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August 18, 2011
Middlesex 258 for 7 v Kent 242
An impressive three-wicket burst by Kent all-rounder Matt Coles halted Middlesex progress and left honours pretty much even at the mid-point of the County Championship Division Two clash in Canterbury.
When drizzle and bad light reached the St Lawrence ground at 4.15pm the visitors had stumbled to 258 for seven - an overall advantage of only 16 runs as they replied to the home side's 242. Sitting pretty at 99 without loss and then looking good at 147 for 1, Middlesex struggled throughout an overcast mid-session when Kent skipper Rob Key finally allowed Coles off the leash.
Key used five bowlers in a fairly turgid first session that saw Middlesex add 104 for two wickets, and Cole was not amongst them. Having posted 34 Scott Newman tossed away his wicket when he flailed outside off stump against Wahab Riaz to be caught low down at slip.
Chris Rogers, having scored an impeccable 28, charged down the wicket to Darren Stevens only to slice a drive to Azhar Mahmood in the gully. Middlesex started to regroup after lunch through Australian Sam Robson, strong off the back foot, and the elegant Dawid Malan, who curbed his attacking instincts to hold the innings together.
They added 57 without trouble until Key finally introduced Coles soon after 2pm to reap havoc as the visitors lost four for five in the space of 31 balls. Robson's near three hour stay was ended when he nicked a quick ball to the keeper then former Kent all-rounder Neil Dexter prodded forward to the next delivery from Coles to go without troubling the scorers.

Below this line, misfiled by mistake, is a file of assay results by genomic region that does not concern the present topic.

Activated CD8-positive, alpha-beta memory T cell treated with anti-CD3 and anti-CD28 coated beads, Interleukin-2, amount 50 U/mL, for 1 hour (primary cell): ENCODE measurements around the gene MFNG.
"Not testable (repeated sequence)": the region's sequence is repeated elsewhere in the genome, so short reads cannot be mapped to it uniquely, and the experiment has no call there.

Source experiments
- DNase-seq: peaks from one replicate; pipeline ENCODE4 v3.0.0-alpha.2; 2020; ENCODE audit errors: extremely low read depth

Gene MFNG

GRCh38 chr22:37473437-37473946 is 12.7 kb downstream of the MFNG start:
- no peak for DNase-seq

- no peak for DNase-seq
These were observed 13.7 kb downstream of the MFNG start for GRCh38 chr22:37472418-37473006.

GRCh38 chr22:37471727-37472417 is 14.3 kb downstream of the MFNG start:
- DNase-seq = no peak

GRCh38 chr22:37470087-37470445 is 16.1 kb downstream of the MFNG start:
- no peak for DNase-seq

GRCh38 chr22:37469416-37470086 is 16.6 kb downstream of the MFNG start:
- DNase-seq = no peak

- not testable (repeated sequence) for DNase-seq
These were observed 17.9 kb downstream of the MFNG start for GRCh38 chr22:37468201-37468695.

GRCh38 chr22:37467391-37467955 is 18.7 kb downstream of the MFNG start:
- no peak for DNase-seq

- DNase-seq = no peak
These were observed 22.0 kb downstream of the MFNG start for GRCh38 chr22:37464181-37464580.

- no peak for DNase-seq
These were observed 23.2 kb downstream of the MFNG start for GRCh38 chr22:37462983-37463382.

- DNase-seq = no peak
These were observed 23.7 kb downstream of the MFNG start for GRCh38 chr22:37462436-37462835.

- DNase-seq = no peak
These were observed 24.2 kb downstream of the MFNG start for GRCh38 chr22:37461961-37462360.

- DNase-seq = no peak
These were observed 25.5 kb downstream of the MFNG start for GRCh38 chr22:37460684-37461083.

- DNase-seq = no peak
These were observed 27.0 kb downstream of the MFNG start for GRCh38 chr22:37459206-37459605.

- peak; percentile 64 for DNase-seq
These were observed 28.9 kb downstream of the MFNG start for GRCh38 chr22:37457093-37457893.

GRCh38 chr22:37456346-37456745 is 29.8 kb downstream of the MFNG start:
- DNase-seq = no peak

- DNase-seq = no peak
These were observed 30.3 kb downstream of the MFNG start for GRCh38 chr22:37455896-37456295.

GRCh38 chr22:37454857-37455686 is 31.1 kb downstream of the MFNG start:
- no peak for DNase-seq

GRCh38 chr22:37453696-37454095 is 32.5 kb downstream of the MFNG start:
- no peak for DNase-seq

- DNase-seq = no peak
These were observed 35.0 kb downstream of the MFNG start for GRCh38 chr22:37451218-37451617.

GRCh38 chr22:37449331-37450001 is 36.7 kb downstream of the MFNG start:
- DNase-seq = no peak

Five runs on off-spinner James Tredwell followed Coles' lead by also taking two wickets in as many deliveries. He had Jamie Dalrymple caught bat-pad at backward short leg and then snared John Simpson for a golden duck, leg before to an arm-ball.
Coles then returned to skittle Tom Smith for 13 with a swinging yorker that proved just too quick for the young right-hander and made it 238 for seven.
After another short delay for rain an unusually watchful Malan ploughed on for a shade over two hours for a 108 ball half-century and was still there when bad light forced an early finish.
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